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# Do we know how to teach the mathematics of complex numbers

Aref Hamawi, Kunskapens Hus 511 80 Kinna, Sweden

Abstract
The mathematics of complex numbers is of special importance and has a great application.
Teachers and other mathematics educators should know about the deep meaning of complex
numbers and their use. Unfortunately, many pupils carry out the mathematics without
knowing what they are doing. They actually just copy the procedure rather than realizing the
way those numbers work. Accepting the idea of the complex numbers opens many
possibilities towards new concepts and making things much more fun. The most fundamental
concept that should be know about imaginary and complex numbers is that numbers in
general are not scalars any more rather they are vectors having both magnitude and direction.

Introduction

The idea of complex numbers started when mathematicians dealing with quadratic equations
faced such equations that are not solvable within the vicinity of the real numbers. In other
words, those functions have curves that do not intersect the x-axis. There is no such known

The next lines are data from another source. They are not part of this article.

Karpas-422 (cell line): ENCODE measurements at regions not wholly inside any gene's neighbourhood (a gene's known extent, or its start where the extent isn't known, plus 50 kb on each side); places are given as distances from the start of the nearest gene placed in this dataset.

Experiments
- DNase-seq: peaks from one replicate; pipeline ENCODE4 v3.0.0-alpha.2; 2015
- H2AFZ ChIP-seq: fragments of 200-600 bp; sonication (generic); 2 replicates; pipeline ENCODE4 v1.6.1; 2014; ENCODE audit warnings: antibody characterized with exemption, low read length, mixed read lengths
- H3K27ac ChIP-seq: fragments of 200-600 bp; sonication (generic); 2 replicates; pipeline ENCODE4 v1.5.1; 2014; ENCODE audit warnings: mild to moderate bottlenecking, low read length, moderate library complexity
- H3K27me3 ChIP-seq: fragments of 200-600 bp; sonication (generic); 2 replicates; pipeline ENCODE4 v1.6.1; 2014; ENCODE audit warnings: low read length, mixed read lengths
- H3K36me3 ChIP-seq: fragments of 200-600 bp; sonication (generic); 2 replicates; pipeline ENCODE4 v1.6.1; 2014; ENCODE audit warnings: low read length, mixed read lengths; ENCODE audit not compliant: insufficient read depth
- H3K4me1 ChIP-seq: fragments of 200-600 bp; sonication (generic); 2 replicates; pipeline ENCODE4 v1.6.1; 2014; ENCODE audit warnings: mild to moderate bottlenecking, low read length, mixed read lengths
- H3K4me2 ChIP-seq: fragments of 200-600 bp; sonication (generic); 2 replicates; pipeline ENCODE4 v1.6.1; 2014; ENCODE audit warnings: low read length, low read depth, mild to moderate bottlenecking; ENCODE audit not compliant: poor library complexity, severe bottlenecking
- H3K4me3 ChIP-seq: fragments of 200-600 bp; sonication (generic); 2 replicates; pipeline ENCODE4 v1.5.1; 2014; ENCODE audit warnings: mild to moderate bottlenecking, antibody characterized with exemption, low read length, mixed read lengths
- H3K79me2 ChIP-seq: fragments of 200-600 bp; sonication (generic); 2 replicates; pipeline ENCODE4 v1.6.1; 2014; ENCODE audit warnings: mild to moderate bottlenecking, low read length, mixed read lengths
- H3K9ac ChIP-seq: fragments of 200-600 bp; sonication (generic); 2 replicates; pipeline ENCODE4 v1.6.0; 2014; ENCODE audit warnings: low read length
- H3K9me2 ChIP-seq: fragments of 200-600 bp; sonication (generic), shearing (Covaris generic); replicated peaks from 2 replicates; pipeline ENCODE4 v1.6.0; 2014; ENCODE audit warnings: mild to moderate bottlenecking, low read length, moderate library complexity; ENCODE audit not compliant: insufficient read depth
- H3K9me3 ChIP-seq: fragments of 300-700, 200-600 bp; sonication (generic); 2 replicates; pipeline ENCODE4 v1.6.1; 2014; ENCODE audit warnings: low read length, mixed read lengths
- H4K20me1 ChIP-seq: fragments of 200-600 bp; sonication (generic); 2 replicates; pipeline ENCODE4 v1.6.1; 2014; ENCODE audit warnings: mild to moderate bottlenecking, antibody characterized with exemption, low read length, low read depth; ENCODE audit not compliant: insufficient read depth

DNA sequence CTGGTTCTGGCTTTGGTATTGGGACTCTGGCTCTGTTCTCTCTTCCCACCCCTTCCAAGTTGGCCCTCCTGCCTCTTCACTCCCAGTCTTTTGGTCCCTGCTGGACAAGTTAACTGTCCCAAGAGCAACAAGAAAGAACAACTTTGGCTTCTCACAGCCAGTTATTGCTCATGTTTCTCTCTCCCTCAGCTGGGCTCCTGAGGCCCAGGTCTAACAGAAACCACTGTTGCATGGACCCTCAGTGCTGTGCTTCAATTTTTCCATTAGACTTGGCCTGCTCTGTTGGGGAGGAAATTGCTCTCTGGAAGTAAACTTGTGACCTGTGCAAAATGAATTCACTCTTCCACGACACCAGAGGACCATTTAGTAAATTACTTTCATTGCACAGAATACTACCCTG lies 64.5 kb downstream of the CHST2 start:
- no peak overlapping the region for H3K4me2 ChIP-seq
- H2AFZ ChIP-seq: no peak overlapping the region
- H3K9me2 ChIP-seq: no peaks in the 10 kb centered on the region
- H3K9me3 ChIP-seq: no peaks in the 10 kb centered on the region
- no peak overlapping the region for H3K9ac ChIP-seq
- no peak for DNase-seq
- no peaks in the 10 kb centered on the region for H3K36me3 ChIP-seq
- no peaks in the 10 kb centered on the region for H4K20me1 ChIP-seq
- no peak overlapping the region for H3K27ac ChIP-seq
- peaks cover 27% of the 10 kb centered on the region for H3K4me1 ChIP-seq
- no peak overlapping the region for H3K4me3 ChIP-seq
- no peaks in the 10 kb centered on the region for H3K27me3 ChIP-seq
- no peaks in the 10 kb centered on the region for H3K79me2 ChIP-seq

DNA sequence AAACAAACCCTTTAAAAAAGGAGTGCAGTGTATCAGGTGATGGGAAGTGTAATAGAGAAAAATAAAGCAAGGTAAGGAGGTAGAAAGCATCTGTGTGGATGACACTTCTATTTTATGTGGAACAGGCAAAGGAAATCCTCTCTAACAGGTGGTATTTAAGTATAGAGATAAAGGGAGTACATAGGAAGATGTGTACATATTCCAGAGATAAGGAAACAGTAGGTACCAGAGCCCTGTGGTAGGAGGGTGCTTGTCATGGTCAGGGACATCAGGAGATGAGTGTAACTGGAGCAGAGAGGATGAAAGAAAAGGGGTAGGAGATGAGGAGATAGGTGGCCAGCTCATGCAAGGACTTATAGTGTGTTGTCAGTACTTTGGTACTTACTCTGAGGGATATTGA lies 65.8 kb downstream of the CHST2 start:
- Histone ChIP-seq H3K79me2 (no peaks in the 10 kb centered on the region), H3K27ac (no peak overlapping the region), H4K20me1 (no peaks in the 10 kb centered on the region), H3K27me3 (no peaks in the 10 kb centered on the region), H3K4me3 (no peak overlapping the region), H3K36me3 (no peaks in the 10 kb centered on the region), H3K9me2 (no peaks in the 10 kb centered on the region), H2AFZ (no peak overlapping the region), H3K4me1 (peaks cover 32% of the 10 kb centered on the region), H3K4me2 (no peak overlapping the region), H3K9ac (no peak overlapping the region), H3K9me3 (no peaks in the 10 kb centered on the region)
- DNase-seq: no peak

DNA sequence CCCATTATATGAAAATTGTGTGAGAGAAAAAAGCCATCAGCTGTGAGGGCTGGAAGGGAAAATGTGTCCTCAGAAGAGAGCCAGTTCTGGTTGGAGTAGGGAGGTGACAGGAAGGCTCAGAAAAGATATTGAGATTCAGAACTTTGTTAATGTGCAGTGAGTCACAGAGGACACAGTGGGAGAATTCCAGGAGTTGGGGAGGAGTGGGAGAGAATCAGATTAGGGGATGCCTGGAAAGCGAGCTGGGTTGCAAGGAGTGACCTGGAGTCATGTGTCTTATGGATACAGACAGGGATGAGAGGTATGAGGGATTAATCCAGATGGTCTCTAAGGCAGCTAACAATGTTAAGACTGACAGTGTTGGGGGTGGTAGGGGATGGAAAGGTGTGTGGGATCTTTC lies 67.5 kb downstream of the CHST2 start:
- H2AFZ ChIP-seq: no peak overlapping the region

number(s) that can be inserted in the equation x2 + 2x + 2 = 0 so that the answer will be zero.
This also leads to the conclusion that the equation is not factorizable. The equation also means
the following question: what are the two numbers which there sum is two there product is also
two. The lack of solution for such an equation is simply because the discreminant is negative.
By introducing the square root of a negative number then it will make possible to have a
solution or to have the curve cutting the x-axis, figure 1 below. All equations of type x2 + a
such that a > 0 must then have a solution regarded that the x-axis in the x-y plane must be
only imaginary.
y (Re)

(-i√a, 0) (i√a, o)

x (Im)

When knowing that i = √(-1) which is the fifth fundamental number in mathematics then it is
very interesting to show that upon combining all the five fundamental numbers then one gets
the most beautiful equation in mathematics;

eiπ + 1 = 0